Britain's companies will shift sky-rocketing pension liabilities from their balance sheets this year, experts have predicted.
With defined benefit pension schemes at record year-end levels, 2017 will be year to de-risk and UK plc is keen to take advantage of the improved affordability of shifting scheme risk to the insurance, according to Willis Towers Watson (WTW).
More than £30bn of liabilities will be insured this year the research suggests – compared with £11bn in 2016 – taking the amount of liabilities insured to the highest level since 2014.
"2016 was very much a year for taking stock, with uncertainty following the UK’s EU referendum certainly subduing the overall level of activity taking place," said Shelly Beard, a director at WTW.
With the commitment for companies to ensure sufficient funds are available to pay final salary pensions to members weighing heavy on businesses, there are a number of de-risking strategies available to boards and pension scheme trustees.
Strategies include pension scheme buy-ins – where an insurance company is paid to take on some or all of the risk to meet future liabilities but the ultimate responsibility remains with the company – or buy-outs – where a pension scheme is lifted out from the corporate balance sheet and all the risk transferred to an insurance firm.
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"Relative to the preceding 18 months, the second half of 2016 saw a marked increase in the value available in the bulk annuity market," Beard added.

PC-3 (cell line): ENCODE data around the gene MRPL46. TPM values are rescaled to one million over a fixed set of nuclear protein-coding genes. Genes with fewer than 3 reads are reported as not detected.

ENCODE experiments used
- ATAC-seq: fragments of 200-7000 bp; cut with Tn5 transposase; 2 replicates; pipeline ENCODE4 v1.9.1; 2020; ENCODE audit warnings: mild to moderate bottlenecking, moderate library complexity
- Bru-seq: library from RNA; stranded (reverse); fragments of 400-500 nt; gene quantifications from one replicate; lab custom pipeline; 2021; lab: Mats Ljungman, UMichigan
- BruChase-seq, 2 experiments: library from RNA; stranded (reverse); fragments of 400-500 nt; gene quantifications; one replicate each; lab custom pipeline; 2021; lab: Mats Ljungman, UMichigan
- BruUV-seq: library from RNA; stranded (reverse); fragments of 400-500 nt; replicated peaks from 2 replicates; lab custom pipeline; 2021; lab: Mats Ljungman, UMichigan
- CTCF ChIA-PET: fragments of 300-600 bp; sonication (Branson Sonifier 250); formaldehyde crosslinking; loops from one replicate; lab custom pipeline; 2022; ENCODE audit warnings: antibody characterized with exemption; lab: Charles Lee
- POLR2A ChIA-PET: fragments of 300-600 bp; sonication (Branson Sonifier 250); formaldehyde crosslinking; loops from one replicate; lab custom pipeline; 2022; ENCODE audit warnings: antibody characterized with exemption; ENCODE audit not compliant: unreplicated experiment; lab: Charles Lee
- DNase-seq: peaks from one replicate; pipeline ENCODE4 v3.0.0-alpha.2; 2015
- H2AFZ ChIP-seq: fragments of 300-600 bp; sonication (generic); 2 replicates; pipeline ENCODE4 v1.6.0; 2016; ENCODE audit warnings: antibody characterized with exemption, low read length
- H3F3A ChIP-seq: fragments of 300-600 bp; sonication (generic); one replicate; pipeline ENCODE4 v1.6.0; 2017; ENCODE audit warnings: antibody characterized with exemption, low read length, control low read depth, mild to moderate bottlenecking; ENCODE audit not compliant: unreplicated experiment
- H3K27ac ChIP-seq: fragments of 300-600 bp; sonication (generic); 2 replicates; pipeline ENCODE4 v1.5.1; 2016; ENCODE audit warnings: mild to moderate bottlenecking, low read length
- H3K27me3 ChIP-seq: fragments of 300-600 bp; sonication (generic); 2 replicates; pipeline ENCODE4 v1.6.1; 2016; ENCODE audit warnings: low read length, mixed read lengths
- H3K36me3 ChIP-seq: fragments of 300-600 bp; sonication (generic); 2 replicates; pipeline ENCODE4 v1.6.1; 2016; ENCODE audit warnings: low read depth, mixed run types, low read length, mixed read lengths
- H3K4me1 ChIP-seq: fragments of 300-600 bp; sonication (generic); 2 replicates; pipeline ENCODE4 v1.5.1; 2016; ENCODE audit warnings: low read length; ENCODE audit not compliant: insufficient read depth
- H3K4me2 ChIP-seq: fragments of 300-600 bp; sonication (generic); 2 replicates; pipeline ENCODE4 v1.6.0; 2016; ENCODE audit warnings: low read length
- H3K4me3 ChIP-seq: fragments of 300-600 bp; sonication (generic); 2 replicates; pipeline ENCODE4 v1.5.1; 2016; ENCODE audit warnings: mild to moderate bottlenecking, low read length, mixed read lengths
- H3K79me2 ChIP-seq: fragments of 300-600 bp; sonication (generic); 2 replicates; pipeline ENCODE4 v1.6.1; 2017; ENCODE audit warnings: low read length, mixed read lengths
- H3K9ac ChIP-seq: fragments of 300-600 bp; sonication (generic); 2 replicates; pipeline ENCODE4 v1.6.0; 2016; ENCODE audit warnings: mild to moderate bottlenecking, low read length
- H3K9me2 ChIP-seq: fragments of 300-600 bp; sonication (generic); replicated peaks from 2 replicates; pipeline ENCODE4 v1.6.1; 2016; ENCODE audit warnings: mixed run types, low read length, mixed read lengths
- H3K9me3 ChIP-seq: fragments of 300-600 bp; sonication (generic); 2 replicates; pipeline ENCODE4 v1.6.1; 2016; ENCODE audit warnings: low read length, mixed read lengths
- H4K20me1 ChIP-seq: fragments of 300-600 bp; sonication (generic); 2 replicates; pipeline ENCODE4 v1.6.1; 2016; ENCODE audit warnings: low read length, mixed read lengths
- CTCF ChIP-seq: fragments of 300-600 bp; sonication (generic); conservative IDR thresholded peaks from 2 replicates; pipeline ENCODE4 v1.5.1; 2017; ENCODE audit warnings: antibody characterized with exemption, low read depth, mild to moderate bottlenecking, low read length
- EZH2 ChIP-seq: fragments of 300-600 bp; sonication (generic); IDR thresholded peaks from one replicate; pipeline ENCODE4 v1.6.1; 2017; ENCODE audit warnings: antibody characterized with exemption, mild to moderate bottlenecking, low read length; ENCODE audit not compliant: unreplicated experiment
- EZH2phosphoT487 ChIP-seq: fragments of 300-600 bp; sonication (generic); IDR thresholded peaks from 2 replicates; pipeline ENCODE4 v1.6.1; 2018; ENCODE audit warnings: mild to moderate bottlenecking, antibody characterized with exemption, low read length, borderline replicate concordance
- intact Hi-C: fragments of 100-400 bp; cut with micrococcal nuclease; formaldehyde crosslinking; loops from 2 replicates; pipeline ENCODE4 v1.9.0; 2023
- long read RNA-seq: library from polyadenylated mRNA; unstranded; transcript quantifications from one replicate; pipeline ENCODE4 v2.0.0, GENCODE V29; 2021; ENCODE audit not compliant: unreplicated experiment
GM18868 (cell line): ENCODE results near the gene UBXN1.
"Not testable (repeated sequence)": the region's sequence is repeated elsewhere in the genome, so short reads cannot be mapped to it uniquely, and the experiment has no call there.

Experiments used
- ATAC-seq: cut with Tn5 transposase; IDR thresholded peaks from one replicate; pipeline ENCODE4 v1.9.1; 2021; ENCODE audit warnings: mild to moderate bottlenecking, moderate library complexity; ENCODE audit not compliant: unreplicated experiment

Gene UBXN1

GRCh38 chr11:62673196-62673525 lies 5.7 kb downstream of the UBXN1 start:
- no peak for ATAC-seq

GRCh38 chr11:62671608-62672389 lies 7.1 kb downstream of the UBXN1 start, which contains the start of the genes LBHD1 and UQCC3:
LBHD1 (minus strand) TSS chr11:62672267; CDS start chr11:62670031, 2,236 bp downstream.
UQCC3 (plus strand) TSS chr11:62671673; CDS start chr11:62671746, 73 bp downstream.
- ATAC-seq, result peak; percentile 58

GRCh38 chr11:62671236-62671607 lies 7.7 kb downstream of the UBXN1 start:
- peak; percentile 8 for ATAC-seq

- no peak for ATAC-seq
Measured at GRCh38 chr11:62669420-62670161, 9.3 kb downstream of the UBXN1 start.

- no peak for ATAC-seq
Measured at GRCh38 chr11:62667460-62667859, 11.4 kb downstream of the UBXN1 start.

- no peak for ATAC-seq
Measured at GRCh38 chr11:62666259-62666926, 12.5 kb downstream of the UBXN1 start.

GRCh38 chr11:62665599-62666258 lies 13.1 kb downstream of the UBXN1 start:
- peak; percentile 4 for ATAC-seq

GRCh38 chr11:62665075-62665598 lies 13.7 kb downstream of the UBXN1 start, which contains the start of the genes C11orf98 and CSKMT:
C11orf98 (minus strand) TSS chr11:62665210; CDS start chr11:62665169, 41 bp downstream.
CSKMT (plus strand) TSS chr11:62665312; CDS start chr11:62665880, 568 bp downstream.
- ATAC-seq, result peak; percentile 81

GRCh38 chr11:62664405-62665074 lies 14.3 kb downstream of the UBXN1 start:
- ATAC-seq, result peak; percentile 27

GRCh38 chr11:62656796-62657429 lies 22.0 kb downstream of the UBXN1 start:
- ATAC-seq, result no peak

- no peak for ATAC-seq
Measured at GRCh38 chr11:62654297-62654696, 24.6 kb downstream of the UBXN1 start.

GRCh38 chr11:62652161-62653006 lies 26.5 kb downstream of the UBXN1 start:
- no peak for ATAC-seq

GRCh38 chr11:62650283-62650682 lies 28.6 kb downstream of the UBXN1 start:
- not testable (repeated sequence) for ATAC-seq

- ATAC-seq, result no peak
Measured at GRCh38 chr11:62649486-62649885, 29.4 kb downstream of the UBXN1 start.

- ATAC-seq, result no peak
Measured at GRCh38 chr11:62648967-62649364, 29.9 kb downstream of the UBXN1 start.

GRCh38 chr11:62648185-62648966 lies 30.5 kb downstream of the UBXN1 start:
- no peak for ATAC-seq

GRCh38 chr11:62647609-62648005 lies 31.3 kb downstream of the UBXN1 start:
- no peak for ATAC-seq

Consequently, providers are entering the New Year with strong pipelines and several deals expected to trade in January, and more of our clients are approaching the market than ever, so we expect 2017 to start from a very healthy position in terms of appetite and deal pipelines.
The news comes as pension experts from Mercer revealed the aggregate pension deficits of FTSE 350 firms increased threefold in 2016.
Although deficits have reduced from mid-year all-time highs, and fell by £10bn during December alone, at the end of the year the deficit stood at £137bn. This is compared with a balance of £39bn at the same time 12 months ago.
"[The deficit levels] continue to put real pressure on any risk management plans and will require trustees and corporate sponsors to work closely together to establish the right framework to monitor and manage those risks,” said Alan Baker, UK defined benefit risk leader for Mercer.
Depending on the nature and sensitivity of the pension scheme's covenant it is crucial that trustees and sponsors position themselves appropriately to deal with the key scenarios that can emerge.
Meanwhile Mercer senior consultant Le Roy van Zyl added: "Pension scheme trustees and sponsors face the New Year with significant uncertainty. Brexit is likely to move beyond a mere intention, and the effect of new leadership in the US will become clear - not to mention other major events such the French presidential elections.”